Tradition And Technology

ATI Special Report Tradition And Technology
Frotanna-Textil revitalizes terry production with Sulzer installation. The
Oberlausitz region in the German state of Saxony has a long history of textile production. The
first terry loom in Germany was put into operation there in 1856, in the small town of Grochonau.
Around 1900, there were some 2,250 looms in Grochonau, including 700 terry looms, producing a wide
range of fabrics. Today, the towns Damask and Terry Museum bears witness to the skills and quality
standards that evolved over the course of time.Frottana-Textil GmbHandCo. KG, founded in Grochonau
in 1856, grew with that tradition. Today, the 180-strong workforce produces terry products marketed
under the brand names Frottana and Move. The Move brand is noted for top-quality terry goods in
exquisite designs. Frottana-Textil supplies its products terry fabrics, finished terry towels in a
wide range of sizes and bathrobes mainly to European clients, including all leading vendors of this
type of textile, and the products are becoming ever more popular among end-users. In the past few
years, turnover has increased by over 10 percent per year. 

To keep pace with increasing demand, production facilities have been modernized to reflect
the state of the art. The weaving room has been completely renewed in order to create a highly
flexible weaving facility for high-end quality and exclusive patterning. The main effort in the
modernization was focused on the replacement of older looms with modern Sulzer Textil G6200 F-model
rapier weaving machines, whose short set-up times allow cost-effective production, even of small
orders. All of these machines are equipped with electronically controlled jacquard heads
manufactured by Stli.With the assistance of specialists from Switzerland-based Sulzer Textil,
commissioning of the new weaving facility at the end of May 2000 went off without a hitch. The
anticipated plant efficiency level was achieved within just a few weeks. Ludwig Marschner,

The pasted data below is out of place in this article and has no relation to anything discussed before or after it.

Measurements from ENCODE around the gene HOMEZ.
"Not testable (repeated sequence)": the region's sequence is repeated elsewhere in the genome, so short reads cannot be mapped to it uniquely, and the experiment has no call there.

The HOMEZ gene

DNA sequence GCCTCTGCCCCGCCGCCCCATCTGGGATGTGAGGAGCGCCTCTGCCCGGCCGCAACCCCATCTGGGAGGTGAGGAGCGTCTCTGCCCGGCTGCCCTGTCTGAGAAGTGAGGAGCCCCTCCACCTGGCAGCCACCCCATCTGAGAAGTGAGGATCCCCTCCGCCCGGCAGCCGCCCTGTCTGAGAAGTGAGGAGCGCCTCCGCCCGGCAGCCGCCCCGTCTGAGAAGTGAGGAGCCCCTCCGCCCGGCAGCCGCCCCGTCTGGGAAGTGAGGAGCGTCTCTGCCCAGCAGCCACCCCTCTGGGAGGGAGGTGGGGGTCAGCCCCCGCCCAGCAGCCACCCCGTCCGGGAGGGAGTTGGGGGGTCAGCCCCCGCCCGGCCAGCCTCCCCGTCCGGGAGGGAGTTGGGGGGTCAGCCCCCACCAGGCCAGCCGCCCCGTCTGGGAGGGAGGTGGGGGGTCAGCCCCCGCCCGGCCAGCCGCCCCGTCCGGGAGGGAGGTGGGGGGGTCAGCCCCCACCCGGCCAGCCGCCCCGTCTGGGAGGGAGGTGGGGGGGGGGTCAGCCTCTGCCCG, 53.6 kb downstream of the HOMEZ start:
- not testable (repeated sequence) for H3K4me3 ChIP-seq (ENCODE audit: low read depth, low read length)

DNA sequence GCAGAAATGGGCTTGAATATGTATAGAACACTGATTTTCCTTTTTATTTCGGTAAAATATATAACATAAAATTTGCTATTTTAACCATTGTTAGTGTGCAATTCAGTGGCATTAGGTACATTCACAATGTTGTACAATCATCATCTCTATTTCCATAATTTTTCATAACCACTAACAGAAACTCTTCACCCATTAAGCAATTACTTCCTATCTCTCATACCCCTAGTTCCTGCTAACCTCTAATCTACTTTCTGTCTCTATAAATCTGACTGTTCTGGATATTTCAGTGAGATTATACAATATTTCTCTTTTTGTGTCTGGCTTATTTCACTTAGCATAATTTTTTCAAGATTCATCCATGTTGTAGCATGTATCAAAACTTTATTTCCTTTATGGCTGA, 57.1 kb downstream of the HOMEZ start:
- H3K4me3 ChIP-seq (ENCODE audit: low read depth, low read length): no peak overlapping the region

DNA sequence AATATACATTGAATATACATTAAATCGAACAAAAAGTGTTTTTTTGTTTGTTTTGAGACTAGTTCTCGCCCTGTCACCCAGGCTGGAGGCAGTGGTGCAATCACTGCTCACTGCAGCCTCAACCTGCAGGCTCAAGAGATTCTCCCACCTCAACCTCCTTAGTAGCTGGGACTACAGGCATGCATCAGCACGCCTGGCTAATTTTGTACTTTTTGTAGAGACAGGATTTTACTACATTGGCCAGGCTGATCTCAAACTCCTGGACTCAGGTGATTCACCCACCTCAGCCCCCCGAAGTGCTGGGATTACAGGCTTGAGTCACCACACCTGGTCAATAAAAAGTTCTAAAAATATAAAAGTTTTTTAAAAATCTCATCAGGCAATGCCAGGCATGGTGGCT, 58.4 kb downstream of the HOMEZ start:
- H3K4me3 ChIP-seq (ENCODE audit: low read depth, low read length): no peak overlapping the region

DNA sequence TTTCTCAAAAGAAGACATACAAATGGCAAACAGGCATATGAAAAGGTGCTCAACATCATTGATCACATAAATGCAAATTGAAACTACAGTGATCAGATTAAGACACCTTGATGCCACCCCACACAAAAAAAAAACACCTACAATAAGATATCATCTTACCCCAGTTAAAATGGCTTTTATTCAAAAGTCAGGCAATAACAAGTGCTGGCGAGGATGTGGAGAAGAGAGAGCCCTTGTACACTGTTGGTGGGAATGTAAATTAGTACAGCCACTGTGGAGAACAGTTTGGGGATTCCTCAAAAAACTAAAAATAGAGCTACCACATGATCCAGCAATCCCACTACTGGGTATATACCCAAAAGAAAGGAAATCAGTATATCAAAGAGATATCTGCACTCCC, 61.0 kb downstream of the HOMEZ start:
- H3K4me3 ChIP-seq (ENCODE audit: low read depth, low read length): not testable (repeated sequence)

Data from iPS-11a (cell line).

Frottanas weaving manager, said: We have achieved the flexibility we wanted. Setting up the
machines is easy and 100-percent reproducible. The error rate is minimal, thanks to the machines
far-reaching self-checking capability (by microprocessors). The G6200s dynamic pile control allows
special patterning effects to be produced. Changing from three-pick to seven-pick terry is possible
at any time. Each pick can be programmed on the microprocessor and beaten up separately. No special
tools are needed. With these machines, we can surpass present standards regarding patterning
options and quality.Managing Director Matthias Kretzschmer added: Apart from substantial cost
savings, our company will be able to fulfill customers wishes in the future with even higher levels
of flexibility and quality. This is especially true when you consider that the use of modern
weaving technology, backed up by a universal CAD-CAM system, opens up new and fascinating
perspectives in patterning for future collections. Loop Formation TechnologyTerry fabrics are
produced by simultaneous processing of two warps: the ground warp, with tautly tensioned ends; and
the pile warp, with lightly tensioned ends. A special weaving method enables loops to be formed
with the lightly tensioned warp ends on the fabric surface. With the basic method, known as